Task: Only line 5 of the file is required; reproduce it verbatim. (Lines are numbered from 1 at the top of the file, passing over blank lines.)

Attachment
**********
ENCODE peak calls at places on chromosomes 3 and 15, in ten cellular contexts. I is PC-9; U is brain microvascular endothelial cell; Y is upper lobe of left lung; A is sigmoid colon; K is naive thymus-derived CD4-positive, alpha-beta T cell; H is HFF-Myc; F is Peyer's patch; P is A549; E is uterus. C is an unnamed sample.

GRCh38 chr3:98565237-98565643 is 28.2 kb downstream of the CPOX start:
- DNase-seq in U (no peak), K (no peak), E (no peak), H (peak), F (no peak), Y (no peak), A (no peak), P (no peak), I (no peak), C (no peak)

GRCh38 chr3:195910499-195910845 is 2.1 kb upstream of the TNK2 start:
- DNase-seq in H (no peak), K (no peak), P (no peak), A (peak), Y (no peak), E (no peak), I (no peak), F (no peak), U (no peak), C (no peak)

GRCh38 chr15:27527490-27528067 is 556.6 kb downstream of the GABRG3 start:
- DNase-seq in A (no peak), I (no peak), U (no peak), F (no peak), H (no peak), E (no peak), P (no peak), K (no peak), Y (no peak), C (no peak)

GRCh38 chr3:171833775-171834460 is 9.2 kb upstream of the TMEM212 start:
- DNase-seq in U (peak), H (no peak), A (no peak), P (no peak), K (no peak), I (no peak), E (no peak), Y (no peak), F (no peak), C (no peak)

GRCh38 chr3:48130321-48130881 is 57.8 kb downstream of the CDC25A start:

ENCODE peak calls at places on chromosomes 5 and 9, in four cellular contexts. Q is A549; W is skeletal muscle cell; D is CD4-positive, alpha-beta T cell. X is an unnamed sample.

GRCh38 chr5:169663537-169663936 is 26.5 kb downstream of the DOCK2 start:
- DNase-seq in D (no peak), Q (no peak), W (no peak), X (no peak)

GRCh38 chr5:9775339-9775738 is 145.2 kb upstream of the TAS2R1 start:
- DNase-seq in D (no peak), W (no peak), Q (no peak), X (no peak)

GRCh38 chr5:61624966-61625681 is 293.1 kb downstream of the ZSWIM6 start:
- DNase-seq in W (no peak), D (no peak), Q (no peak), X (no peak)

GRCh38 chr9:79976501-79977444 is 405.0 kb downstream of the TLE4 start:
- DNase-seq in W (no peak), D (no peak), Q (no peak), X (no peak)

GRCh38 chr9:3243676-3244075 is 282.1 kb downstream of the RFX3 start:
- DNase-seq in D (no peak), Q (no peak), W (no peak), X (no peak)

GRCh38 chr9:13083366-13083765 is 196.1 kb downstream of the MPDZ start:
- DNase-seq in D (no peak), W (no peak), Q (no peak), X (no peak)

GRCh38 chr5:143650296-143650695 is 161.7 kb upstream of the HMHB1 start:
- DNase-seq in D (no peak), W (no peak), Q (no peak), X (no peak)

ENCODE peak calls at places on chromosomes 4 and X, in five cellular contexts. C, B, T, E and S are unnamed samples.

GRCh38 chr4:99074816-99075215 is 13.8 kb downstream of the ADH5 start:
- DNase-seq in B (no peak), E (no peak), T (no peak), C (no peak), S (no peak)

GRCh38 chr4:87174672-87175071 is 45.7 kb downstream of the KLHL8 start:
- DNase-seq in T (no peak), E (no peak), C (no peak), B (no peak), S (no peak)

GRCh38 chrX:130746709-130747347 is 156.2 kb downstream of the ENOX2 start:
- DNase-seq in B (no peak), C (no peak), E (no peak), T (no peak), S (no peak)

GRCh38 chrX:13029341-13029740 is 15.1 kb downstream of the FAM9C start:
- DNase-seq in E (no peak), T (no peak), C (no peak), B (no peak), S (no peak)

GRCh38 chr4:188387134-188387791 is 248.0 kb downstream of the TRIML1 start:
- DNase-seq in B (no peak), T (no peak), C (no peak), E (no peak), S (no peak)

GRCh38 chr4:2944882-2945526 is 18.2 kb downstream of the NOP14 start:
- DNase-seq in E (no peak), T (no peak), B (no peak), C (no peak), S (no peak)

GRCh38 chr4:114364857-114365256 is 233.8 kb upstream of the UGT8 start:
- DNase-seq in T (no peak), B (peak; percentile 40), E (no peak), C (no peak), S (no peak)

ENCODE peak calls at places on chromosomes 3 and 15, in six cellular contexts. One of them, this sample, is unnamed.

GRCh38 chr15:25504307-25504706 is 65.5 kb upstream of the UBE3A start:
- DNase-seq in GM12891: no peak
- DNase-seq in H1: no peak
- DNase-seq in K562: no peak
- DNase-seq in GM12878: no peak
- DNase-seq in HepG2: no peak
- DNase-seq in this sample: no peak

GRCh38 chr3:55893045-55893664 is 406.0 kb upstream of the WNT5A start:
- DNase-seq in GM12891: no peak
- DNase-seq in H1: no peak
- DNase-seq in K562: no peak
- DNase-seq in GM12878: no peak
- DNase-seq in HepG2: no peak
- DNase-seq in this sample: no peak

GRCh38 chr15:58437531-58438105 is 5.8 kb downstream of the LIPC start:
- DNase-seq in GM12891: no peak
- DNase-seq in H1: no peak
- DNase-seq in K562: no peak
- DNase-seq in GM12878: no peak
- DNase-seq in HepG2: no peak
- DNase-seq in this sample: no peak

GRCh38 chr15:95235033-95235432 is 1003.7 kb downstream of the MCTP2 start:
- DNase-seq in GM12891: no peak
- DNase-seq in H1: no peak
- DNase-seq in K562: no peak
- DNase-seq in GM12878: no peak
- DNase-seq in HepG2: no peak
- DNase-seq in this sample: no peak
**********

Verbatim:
- DNase-seq in H (no peak), K (no peak), P (no peak), A (peak), Y (no peak), E (no peak), I (no peak), F (no peak), U (no peak), C (no peak)